You are standing atop a ridge looking down as the world spreads out below you. Late afternoon sunlight dapples a forest of pine trees that stretches for miles along either side of a winding river. In the distance, rugged mountains rise from the earth, their jagged peaks scraping the clouds above. Where do you point your camera?
Approaching a landscape can be among the most daunting parts of landscape photography. It is also the most important. Everything begins with seeing. But how we see is situational and is influenced by our experiences and familiarity with a location and subject. Photographers Marc Muench, Sivani Babu and Andy Williams discuss previsualization, discovery and how they each approach the landscape.
For the first half of my life, almost every landscape was new. The West was filled with unexplored regions—lakes, rivers, canyons, forests and glacially capped mountains that I wanted to climb. I was exposed to many of these places at an early age while traveling with my parents on landscape photography excursions. Each visit to a new and wild place opened the door to more intrigue. But we visited many locations more than once and, over the years, they became familiar.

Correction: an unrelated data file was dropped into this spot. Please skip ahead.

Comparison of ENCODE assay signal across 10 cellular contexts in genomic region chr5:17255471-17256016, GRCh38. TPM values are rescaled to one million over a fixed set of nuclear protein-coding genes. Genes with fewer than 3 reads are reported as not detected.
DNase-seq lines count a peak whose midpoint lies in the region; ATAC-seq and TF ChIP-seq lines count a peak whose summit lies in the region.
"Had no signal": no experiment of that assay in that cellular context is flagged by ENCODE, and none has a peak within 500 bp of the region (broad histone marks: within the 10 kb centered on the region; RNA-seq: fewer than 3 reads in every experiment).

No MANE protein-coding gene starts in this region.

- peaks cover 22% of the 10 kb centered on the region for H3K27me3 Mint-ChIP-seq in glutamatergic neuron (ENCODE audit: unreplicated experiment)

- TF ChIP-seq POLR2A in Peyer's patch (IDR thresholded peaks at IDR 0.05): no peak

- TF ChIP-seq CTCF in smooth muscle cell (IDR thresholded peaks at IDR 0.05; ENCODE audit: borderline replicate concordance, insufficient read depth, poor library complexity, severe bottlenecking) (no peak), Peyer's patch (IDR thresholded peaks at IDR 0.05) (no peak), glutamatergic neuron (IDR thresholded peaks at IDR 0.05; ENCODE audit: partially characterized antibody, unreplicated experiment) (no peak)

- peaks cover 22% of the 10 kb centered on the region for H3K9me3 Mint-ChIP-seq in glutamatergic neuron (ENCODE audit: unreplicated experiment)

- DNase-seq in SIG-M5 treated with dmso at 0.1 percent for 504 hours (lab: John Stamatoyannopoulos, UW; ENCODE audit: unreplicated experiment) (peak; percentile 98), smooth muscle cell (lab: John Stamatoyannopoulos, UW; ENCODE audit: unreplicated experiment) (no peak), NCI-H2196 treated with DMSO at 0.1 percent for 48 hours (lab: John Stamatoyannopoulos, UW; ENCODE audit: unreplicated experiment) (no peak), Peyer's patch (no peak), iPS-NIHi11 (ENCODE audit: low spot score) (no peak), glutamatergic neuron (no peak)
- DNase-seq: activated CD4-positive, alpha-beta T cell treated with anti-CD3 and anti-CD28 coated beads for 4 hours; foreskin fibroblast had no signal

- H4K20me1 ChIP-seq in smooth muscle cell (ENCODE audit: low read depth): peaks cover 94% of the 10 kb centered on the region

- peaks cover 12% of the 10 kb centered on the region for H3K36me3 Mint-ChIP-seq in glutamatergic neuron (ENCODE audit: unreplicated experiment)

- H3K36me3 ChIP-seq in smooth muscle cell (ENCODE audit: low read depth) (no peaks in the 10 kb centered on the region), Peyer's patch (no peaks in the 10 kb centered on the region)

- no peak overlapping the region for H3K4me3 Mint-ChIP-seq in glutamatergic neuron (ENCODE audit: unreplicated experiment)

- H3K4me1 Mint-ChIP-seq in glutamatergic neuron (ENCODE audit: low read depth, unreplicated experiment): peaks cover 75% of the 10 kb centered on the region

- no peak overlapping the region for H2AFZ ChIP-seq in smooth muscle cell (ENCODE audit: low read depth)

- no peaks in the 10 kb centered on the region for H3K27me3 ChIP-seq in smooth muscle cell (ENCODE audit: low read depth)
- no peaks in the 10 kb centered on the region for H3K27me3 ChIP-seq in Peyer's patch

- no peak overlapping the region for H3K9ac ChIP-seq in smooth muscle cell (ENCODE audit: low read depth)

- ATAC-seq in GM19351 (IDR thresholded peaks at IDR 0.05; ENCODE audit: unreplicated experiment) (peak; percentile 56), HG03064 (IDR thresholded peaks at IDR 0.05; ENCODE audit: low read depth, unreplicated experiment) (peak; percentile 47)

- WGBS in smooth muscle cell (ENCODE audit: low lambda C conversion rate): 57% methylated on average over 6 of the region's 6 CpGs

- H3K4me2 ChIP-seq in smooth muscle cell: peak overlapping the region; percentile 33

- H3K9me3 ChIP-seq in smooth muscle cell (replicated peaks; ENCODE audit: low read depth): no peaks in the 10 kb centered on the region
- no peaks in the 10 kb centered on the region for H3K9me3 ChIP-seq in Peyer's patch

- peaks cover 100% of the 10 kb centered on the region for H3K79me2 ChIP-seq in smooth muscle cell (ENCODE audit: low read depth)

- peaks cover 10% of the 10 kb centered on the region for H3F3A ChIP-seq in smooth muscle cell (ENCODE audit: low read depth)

When I began my professional career as a photographer, some of the first places I resourced for commercial and editorial assignments were those I had been to before—some locations I visited more than a dozen times in just a few years. Familiarity meant efficiency, and many of the photographs I made in those places were previsualized.
As my career grew, the destinations diversified. The world was shrinking, and I found myself flying to the corners of the United States and then to Mexico, Canada and the Caribbean. I didn’t realize it at the time, but the way I saw and created imagery was evolving.